What was the last element discovered on the periodic table?

18 Nov

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My friends and I love anything and everything to do with trivia.

Naturally, we have a team, which competes at a weekly trivia night, and I’m not at all embarrassed to say competition within our group for the right answer can almost be as fierce as that with our actual rivals.

Plus, there’s our love of the Sunday quiz, which can be a battleground all on its own.

Now normally I am pretty good at this, with specialities including the collected episodes of Buffy the Vampire Slayer ancient Sumerian coinage and pottery.

But the last one I tackled stumped me on one particular question – the chemical name for silver. And I had no better luck remembering it than I did at high school.

The answer, of course was Au, but the footnote of the quiz explained the periodic table was, well, periodically updated.

So I decided to find out what the last element added was. And the ever-reliable National Geographic had the answer. Here’s an excerpt..

The new element doesn’t have an official name yet, so scientists are calling it ununpentium, based on the Latin and Greek words for its atomic number, 115.

In case you forgot your high school chemistry, here’s a quick refresher: An element’s atomic number is the number of protons it contains in its nucleus.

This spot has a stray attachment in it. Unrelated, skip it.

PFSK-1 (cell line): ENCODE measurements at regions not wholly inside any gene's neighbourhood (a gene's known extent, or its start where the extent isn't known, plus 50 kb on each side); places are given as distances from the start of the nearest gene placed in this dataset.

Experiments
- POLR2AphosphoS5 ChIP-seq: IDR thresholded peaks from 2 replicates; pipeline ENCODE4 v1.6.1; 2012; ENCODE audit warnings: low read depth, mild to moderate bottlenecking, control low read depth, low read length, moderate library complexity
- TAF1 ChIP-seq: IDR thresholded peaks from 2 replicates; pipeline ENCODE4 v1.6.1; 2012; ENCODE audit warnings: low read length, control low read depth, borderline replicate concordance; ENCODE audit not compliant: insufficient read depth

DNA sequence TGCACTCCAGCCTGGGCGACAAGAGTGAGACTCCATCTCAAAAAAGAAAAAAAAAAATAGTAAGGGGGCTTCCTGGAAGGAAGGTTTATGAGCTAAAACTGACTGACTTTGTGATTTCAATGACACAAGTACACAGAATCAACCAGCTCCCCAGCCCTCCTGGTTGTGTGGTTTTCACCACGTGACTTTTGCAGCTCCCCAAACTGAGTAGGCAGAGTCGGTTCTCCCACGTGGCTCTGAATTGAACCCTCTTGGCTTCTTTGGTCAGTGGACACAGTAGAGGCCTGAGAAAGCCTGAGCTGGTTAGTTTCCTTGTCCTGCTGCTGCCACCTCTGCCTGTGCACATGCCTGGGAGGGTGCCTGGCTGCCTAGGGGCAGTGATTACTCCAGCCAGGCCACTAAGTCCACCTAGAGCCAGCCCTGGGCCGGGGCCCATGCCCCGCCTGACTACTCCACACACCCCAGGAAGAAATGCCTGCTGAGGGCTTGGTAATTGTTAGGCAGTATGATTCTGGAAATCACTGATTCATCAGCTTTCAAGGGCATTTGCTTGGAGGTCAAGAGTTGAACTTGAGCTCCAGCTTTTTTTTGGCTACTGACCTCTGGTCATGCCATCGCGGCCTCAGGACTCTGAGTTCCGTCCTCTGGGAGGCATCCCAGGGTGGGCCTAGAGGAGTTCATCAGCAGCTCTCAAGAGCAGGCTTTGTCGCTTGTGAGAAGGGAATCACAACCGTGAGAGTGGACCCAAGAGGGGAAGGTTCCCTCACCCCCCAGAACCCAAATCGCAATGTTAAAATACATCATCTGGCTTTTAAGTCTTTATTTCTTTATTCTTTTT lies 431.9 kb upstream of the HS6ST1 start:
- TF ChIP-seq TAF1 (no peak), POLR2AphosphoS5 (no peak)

The heaviest element in nature is uranium, which has 92 protons. But heavier elements – which have more protons in their nucleus – can be created through nuclear fusion.

The man-made 115 was first created by Russian scientists in Dubna about 10 years ago. This year, chemists at Lund University in Sweden announced they had replicated the Russian study at the GSI Helmholtz Center for Heavy Ion Research in Germany.

Now, element 115 will join its neighbors 114 and 116 – flerovium and livermorium respectively – on the periodic table just as soon as a committee from the International Union of Pure and Applied Chemisty decides on an official name (which, by the way, seems like a pretty political process).

Anyway, the full article has some pretty cool stuff on how scientists make an element and whether you can try it at home. The answer, to give you a hint, is no.

And yes we did look for any sign/mention of adamantium, but sadly came up empty handed.Wolverine would not be impressed.

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